Jansen, J. J. et al. ASCA: analysis of multivariate data obtained from an experimental design. Journal of Chemometrics 19: 469–481, 2005.
 G. Zwanenburg et al, ANOVA-principal component analysis and ANOVA-simultaneous component analysis: a comparison: ANOVA-PCA and ASCA: a comparison. Journal of Chemometrics 25: 561–567, 2011.
 M. Thiel et al. ASCA+ and APCA+: Extensions of ASCA and APCA in the analysis of unbalanced multifactorial designs, Journal of Chemometrics 31, 2017.
Inclusion of time-varying covariates in cure survival models with an application in fertility studies
Cure survival models are used when one desires to explicitly acknowledge that an unknown proportion of the studied population will never experience the event-of-interest. In this talk, an extension of the promotion time cure model enabling to directly include time-varying covariates as regressors when modelling simultaneously the probability and the timing of the monitored event is presented. Our proposal enables to handle non monotone population hazard function without specific parametric assumption on the baseline hazard. This extension is motivated and illustrated on data from the German Socio-Economic Panel (GSOEP) by studying the transition to second and third births in West Germany.
Intrinsic 2D wavelet regression for surfaces of Hermitian positive definite matrices
In multivariate nonstationary time series analysis, a non-degenerate time-varying spectrum is a surface of Hermitian positive definite (HPD) matrices across time and frequency. Preserving these HPD constraints is an important aspect in any spectral estimation procedure, not only for interpretion of the estimate as a spectrum, but also for subsequent inference, requiring e.g. the inverse spectrum. In this talk, we outline the construction of genuinely intrinsic 2D wavelet transforms for surfaces in the non-Euclidean space of HPD matrices, including wavelet coefficient decay and linear wavelet thresholding convergent rates of intrinsically smooth surfaces of HPD matrices. The intrinsic wavelet transforms are computationally fast and nonlinear wavelet shrinkage or thresholding captures localized features, such as peaks or troughs in the matrix-valued surfaces, always guaranteeing an HPD spectral estimate. As an illustrative example, we estimate the multivariate spectrum and coherence of nonstationary multivariate local field potential time series obtained from a rat brain during seizure.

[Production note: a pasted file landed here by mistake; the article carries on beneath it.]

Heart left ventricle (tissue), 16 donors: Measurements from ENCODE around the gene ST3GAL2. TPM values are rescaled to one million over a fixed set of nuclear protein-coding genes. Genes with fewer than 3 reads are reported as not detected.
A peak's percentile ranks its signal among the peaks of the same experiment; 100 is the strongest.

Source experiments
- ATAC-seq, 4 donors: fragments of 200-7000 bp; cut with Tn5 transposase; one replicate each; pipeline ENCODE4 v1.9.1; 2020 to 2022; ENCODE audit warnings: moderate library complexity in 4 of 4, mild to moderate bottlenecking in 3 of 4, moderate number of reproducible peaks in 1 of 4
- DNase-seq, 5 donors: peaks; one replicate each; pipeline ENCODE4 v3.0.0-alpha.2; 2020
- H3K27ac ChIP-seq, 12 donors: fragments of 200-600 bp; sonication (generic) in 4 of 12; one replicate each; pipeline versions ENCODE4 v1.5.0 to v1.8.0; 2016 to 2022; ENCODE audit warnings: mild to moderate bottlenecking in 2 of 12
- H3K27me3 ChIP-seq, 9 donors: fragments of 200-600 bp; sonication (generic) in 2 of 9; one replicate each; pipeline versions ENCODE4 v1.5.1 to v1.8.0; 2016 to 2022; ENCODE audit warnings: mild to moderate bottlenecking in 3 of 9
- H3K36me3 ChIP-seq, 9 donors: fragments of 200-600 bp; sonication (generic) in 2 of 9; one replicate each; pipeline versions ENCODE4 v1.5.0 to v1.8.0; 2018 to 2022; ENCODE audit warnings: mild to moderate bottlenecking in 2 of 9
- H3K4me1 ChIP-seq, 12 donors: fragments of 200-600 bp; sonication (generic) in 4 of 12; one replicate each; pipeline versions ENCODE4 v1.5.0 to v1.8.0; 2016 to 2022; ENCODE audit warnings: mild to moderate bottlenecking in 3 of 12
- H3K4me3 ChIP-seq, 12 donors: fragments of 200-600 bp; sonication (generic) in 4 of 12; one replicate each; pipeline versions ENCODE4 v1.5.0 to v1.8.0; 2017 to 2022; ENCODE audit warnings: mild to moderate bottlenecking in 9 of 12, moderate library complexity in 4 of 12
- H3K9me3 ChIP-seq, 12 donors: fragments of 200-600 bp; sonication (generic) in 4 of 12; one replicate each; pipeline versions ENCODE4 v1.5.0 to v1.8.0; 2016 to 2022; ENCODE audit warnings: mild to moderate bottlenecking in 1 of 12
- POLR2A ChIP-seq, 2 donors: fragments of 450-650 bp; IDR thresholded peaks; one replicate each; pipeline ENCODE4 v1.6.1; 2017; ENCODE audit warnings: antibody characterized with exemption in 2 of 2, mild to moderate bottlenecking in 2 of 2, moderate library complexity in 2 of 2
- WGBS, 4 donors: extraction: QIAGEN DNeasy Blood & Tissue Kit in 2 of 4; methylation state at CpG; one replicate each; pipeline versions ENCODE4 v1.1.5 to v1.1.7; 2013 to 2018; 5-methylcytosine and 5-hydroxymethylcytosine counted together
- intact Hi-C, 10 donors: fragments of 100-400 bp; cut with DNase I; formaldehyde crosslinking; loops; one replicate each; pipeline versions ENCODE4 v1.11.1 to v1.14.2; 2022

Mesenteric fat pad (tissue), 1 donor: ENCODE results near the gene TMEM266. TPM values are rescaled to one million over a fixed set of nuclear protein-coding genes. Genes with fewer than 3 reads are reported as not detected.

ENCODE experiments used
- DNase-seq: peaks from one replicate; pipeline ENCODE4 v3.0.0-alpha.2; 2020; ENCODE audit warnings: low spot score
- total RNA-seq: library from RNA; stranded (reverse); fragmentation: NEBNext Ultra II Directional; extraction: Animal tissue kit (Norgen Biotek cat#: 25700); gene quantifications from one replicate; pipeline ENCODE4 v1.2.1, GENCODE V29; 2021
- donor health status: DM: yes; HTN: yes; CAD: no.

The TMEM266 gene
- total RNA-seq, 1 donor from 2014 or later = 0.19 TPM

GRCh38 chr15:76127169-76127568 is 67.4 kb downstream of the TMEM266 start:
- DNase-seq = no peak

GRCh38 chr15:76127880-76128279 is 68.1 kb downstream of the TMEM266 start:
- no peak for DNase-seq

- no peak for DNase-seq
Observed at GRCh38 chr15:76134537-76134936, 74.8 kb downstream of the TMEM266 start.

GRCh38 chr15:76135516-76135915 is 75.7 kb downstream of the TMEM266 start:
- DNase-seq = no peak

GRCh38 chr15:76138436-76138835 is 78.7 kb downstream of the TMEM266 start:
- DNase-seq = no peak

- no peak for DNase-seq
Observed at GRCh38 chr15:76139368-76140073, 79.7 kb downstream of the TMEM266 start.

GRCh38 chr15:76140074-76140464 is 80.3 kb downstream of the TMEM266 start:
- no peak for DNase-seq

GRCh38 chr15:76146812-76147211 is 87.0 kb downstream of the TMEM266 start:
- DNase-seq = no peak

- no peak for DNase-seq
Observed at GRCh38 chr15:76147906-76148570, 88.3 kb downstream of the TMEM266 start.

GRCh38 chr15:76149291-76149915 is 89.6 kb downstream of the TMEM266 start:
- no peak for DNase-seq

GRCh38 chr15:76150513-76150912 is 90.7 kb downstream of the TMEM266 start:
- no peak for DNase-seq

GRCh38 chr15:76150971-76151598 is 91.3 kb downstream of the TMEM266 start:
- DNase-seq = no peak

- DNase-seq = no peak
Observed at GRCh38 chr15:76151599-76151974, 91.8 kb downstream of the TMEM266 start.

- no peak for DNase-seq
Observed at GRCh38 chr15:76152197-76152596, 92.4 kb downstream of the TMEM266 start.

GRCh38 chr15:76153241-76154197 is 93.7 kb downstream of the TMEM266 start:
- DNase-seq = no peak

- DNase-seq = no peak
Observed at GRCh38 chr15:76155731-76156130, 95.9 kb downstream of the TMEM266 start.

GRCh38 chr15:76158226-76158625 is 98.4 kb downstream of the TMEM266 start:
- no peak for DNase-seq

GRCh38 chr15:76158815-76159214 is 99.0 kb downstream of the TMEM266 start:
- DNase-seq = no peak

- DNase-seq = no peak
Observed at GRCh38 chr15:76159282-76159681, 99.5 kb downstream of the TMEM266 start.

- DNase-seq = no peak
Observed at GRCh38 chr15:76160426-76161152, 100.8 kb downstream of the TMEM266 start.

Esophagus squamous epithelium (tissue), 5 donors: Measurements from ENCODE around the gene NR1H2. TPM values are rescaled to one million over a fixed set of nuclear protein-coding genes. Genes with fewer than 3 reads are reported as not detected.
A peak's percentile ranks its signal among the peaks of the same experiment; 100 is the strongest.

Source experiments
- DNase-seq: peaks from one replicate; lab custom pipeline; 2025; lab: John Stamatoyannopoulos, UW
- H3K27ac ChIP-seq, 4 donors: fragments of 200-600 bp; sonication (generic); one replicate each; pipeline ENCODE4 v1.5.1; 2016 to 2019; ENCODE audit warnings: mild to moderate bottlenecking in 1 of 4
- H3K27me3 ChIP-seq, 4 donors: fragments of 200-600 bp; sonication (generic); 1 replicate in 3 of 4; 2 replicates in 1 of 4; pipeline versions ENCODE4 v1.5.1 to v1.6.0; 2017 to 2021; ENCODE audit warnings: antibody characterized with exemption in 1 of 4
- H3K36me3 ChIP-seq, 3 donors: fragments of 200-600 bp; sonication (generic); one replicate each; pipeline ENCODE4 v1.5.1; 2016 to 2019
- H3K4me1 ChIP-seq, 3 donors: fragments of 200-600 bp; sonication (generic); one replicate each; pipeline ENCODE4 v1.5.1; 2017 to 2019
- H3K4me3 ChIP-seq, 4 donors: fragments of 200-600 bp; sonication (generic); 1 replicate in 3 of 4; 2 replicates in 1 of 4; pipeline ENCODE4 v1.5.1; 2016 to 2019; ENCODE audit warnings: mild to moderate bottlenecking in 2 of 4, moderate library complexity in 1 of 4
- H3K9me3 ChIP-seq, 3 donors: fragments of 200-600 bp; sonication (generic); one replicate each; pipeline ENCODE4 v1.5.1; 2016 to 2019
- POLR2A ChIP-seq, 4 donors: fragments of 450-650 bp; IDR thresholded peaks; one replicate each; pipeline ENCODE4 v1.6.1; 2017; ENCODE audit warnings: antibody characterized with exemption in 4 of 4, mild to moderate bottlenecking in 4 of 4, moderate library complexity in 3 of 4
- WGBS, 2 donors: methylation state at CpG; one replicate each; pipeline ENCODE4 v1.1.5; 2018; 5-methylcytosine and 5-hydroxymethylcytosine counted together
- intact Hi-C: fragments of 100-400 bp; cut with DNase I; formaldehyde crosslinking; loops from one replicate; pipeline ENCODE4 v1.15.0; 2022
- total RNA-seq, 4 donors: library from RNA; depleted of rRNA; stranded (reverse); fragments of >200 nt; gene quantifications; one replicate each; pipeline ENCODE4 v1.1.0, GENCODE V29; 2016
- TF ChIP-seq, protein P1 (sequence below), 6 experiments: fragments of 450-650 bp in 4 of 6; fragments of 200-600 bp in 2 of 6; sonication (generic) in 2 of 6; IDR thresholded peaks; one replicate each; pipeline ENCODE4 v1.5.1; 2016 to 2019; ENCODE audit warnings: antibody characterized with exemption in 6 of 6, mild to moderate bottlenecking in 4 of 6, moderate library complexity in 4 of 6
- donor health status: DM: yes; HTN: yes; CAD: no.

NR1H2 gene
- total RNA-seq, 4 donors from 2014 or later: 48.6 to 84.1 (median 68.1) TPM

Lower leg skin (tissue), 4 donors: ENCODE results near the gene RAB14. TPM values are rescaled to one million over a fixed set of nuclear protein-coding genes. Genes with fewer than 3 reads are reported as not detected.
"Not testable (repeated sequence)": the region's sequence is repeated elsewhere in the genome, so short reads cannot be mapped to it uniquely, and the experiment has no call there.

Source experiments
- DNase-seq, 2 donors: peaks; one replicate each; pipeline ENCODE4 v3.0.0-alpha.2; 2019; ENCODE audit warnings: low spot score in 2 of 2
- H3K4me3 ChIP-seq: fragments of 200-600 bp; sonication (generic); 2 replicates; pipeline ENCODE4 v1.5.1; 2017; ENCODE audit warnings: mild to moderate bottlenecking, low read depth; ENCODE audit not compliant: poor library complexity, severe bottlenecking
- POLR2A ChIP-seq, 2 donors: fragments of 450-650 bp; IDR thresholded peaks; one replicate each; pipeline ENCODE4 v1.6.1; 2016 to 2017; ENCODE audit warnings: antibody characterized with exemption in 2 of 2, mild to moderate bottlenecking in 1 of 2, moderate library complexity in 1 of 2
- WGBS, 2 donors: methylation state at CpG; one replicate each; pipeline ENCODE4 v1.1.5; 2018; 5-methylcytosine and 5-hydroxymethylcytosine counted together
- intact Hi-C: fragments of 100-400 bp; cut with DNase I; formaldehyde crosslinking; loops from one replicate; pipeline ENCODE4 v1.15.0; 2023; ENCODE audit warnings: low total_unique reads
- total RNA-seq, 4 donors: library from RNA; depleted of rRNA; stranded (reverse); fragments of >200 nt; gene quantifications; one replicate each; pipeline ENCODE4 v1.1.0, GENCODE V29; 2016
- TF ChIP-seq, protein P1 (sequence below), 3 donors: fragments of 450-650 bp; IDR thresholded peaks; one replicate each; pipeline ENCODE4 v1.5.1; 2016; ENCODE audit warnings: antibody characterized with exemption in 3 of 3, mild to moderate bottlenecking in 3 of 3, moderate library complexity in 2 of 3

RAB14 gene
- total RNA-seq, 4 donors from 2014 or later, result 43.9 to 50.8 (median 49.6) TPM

Simple nonlinear shrinkage estimators for large-dimensional covariance matrices
An optimal rule is derived for shrinking large-dimensional sample covariance matrices under Frobenius loss. The rule generalizes Ledoit and Wolf's optimal linear shrinkage rule to broader parametric families of rules. The families include, for example, polynomial and spline rules. The oracle version of the optimal rule is very simple and attains the lower bound on the Frobenius loss in finite samples. A feasible version is derived and approximates the lower bound under large-dimensional asymptotics where p/n → c>0. In settings that have been studied earlier, nonlinear shrinkage is found to substantially reduce the Frobenius loss compared to linear shrinkage. Nonlinear shrinkage is conceptually easy, does not require non-convex optimization in high dimension, and allows p>n.
Joint Models for Longitudinal and Time-to-Event Data with Applications to Health Insurance
Population aging in most industrialized societies has led to a widespread reconsideration of customer-provider relationship in the health insurance sector. Elderly policyholders need to be provided with fair premiums based on their individual health status, whereas insurance companies want to plan for the potential costs of tackling lifetimes above mean expectations. In this presentation, we focus on a large cohort of policyholders in Barcelona (Spain), aged above 65 years. A shared-parameter joint model is proposed to analyze the relationship between annual demand for emergency claims and time until death outcomes, which are subject to left truncation. We compare different functional forms of the association between both processes, and, furthermore, we illustrate how the fitted model provides time-dynamic predictions of survival probabilities. The parameter estimation is performed under the Bayesian framework using Markov chain Monte Carlo methods.